Ticking off the Bucket List

I’ve had my own, overflowing, bucket list for some time. Last night I made a bit more space.

I didn’t go to the Taj Mahal – it’s on my list.


Ride in a hot air balloon – not on my list


Swim with dolphins – corny but my absolute number one.


Instead last night I went to see the Chippendales’.


Directly above my head is the only man in the theater not on stage. Looks happy to be there doesn’t he?

Why this has been such a long standing ambition? I’ve no idea! Were they good? Err they were funny. Did I find them sexy? I thought they were more shiny than sexy. Was I exploiting them? Not in the least.


Vinnie Jones and his invisible partner

I’m beginning to think there is an expat God out there with a sense of humour. This expat God has a well-used gold sledgehammer that she (the expat God is a she) keeps smashing up our romantic dreams with. I can almost hear her tutting and sighing over our pointless mortal attempts at yet another stab at a romantic holiday. The expat God has a voice just like Whoopi Goldberg and she’s starting to get annoyed. ‘I gave you the best city in the Netherlands; found you the perfect house and you still don’t give up. When will you learn to stay put.’

Oh I’m learning. I’m definitely learning.

Last Friday as I hunched over scraping the last wedges of faecal matter from the bottom of my trainers with a twig, Mr Sunshine suggested an overnight trip to Amsterdam. ‘Come on, it’s only one night, we deserve a treat.’

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First treat

By Saturday lunch time, Alfie was reunited with his favourite doggy sitter and we were resisting the many bars and stumbling into our first  museum, Ons’ Lieve Heer Op Solder (17th century canal house with a church in the attic). I been walking approximately 10 minutes by this time and already regretted that last minute purchase of trainers from Lidl. Mr Sunshine commandeered the camera and I looked for anything I could sit/lean on to ease the pain in my feet.

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Bliss – a seat

Three hours later after eating twice, chatting in a cosy bar and visiting a museum of spectacles (not marvels – reading glasses) we rang the doorbell of the hotel. The best things about the Hotel Washington are its good intentions and the friendly staff who had the grace to look embarrassed. Our room was in a separate building reached by four flights of stairs, information the receptionist rather defensively pointed out was in the booking terms. I didn’t care, just so long as I could take my shoes off. I didn’t care about the state of bedroom either, but Mr Sunshine didn’t look happy. This was not the romantic hotel room of his dreams.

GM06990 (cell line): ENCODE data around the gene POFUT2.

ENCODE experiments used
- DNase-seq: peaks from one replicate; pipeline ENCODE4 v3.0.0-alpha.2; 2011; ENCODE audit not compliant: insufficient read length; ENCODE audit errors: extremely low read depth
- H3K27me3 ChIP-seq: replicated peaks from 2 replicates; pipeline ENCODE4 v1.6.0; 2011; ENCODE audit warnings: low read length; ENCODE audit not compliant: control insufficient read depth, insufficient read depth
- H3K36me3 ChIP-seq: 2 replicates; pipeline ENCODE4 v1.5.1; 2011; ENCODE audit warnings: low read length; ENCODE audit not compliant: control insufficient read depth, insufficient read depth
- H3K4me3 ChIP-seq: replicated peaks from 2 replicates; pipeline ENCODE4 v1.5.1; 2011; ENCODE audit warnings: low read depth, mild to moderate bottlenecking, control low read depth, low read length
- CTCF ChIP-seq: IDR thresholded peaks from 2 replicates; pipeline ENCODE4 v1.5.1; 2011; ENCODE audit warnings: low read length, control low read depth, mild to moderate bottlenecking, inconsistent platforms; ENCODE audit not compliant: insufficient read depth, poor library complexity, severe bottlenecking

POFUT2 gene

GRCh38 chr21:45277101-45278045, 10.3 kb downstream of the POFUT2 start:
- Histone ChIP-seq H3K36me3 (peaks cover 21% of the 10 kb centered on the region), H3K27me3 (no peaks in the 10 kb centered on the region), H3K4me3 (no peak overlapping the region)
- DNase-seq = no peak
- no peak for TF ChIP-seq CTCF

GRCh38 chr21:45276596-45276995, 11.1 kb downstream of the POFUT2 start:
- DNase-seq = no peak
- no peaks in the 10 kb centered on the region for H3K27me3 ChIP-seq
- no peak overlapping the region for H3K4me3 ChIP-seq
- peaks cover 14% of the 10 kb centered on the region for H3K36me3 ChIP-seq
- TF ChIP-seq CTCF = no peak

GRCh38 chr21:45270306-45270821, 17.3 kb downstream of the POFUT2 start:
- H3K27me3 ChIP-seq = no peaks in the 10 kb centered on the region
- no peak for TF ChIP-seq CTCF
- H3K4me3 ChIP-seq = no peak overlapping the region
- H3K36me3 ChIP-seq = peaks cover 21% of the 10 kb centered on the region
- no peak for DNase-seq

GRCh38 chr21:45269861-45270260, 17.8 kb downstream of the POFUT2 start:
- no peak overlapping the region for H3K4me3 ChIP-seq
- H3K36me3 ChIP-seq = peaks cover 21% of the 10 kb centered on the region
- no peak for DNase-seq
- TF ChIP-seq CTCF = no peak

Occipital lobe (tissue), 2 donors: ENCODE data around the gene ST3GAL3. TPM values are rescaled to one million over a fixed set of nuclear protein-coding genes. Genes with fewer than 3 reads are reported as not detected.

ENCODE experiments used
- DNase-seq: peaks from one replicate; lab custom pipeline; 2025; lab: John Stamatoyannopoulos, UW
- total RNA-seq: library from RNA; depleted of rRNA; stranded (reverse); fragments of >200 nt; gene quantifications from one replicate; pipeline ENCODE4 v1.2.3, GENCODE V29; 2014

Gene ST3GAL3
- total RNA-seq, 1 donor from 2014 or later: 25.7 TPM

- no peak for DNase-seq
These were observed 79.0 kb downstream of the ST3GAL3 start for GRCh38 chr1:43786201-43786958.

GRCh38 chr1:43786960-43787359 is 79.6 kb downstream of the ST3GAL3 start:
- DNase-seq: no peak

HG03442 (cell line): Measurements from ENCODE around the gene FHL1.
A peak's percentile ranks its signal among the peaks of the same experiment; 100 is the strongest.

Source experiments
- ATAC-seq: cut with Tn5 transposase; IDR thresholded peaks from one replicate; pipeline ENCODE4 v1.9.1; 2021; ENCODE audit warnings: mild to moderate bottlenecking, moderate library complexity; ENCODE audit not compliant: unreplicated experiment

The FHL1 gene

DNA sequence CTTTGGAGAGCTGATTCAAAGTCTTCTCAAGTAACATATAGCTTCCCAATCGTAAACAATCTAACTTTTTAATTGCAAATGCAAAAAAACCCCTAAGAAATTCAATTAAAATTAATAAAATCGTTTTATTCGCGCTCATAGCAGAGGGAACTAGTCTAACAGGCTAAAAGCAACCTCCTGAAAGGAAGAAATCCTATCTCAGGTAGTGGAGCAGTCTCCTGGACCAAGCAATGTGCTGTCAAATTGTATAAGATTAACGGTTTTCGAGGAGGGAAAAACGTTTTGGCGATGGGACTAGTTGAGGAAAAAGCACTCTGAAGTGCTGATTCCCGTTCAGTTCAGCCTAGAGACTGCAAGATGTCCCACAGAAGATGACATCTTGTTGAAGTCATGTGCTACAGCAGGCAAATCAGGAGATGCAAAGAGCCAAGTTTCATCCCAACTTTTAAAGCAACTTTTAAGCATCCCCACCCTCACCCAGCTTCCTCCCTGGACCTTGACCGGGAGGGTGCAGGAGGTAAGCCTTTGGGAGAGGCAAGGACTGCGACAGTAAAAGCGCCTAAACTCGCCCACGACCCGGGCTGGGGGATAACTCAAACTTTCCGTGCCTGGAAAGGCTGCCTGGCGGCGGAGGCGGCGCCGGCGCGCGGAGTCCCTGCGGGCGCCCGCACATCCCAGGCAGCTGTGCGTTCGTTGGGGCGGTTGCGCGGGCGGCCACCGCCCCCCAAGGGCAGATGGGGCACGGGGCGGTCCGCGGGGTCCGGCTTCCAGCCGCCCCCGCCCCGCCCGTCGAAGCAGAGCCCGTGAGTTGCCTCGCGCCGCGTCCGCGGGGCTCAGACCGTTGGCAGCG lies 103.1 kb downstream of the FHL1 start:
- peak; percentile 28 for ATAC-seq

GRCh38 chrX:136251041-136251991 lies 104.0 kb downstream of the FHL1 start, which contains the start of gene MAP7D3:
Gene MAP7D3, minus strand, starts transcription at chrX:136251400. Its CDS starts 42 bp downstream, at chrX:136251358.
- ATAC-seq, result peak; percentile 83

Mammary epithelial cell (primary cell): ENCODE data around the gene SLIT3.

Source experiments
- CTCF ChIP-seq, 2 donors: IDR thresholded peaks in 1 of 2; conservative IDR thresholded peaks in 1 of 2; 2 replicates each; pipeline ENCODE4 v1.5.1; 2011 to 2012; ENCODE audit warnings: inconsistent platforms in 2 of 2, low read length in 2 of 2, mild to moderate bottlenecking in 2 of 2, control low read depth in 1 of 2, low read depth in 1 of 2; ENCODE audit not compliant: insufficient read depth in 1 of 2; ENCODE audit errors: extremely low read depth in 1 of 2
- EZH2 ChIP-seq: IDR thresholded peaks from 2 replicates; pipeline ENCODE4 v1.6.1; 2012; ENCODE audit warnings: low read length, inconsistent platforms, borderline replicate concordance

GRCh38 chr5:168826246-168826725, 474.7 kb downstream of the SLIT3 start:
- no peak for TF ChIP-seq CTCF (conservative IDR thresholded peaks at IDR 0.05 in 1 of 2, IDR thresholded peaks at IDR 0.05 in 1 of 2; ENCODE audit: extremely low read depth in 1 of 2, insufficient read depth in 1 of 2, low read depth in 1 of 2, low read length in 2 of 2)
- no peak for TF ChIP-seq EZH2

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We’ve stayed in rooms with better facilities

It didn’t matter we were together, on holiday in one of the most beautiful cities in the world.

We decided on a steak dinner.

Nothing is guaranteed to improve Mr Sunshine humour like a big juicy steak. As we sat holding hands across the table, congratulating ourselves on a lovely restaurant another romantic couple were seated next to us. The man reminded me a little of Vinnie Jones with an Eastern European accent. His partner; however, was not so easy to describe as he was the only one able see her. That didn’t seem to prevent them from having loud conversations for the entire duration of the meal. Out of all the restaurants in Amsterdam, of course, he choose this one.

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Mr Sunshine sitting next to the invisible diner

To take away the memory of Vinnie Jones and his invisible partner we went to see Gravity. Then retired to an Irish bar that charged 12 Euros a round to discuss the film. Andy’s score: 4 out of 5; mine 1 out of 5. Andy was impressed by the way the lead, Sandra Bullock, hadn’t been sexualised. I wondered if we’d seen the same film: the long slow shots of Sandra Bullock’s perfectly toned legs or constant scenes with her emerging from space suits wearing a skimpy pair of pants and a vest were definitely necessary for the plot.

The next day we set out for the museum quarter. The Rijksmuseum and the Stedelijk museum were rightly overflowing with art appreciators, but I’m not sure I was one. I crept away from the Rembrandts’ and the van Goghs’ teeming with groupies, they needed no more admiration. Instead, I fell in love with the story behind the 17th century woollen caps worn by Dutch whalers.

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I love holidays this much

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Rowing boat made from penises. Logically I shouldn’t have liked this.